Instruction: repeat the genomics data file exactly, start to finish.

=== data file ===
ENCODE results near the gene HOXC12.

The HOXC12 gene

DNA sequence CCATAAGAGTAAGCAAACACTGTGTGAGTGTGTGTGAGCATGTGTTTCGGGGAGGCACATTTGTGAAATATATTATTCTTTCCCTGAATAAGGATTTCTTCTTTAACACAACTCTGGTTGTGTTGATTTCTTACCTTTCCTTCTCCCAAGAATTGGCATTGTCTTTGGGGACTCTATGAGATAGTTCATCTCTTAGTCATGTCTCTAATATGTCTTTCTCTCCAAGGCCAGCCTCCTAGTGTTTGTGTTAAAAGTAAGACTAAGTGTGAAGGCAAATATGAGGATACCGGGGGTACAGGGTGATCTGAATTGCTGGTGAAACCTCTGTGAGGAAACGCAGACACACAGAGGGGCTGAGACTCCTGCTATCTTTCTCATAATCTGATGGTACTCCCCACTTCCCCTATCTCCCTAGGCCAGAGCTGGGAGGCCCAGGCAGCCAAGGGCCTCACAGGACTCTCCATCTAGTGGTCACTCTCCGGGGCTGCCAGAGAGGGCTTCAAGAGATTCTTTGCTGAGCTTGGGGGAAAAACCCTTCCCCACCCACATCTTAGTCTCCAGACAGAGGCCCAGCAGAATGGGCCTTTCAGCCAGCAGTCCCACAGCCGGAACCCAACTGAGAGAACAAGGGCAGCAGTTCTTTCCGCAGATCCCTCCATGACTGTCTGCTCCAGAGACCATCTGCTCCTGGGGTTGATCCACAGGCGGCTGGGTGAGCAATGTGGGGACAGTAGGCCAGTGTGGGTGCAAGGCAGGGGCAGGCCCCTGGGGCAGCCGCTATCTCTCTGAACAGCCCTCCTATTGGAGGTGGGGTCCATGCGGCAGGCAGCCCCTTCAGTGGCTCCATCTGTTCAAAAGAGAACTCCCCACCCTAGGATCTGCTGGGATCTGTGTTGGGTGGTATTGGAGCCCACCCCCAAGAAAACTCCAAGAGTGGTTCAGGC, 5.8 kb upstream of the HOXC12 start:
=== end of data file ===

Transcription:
ENCODE results near the gene HOXC12.

The HOXC12 gene

DNA sequence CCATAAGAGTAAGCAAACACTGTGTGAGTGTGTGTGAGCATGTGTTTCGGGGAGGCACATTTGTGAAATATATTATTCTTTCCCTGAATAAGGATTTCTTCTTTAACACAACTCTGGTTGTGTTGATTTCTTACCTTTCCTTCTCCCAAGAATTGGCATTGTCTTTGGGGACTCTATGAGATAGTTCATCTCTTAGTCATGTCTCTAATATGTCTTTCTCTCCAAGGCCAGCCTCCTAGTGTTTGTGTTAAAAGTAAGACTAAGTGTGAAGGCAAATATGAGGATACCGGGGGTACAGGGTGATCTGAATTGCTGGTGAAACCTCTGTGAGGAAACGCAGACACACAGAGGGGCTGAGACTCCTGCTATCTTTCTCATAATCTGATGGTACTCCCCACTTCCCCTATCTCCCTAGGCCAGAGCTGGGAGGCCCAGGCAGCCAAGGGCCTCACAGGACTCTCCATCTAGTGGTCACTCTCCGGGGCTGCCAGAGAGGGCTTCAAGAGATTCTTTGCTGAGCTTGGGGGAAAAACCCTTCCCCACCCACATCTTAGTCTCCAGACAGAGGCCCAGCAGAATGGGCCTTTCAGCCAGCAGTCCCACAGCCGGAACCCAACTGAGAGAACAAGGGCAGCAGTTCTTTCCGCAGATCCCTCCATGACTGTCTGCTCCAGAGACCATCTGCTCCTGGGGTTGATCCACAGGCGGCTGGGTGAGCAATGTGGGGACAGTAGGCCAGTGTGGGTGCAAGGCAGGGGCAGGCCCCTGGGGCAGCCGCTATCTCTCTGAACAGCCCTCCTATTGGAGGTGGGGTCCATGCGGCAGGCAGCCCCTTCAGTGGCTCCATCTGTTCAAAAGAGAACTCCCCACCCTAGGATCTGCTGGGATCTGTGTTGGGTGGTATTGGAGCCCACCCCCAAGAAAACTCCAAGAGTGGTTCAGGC, 5.8 kb upstream of the HOXC12 start: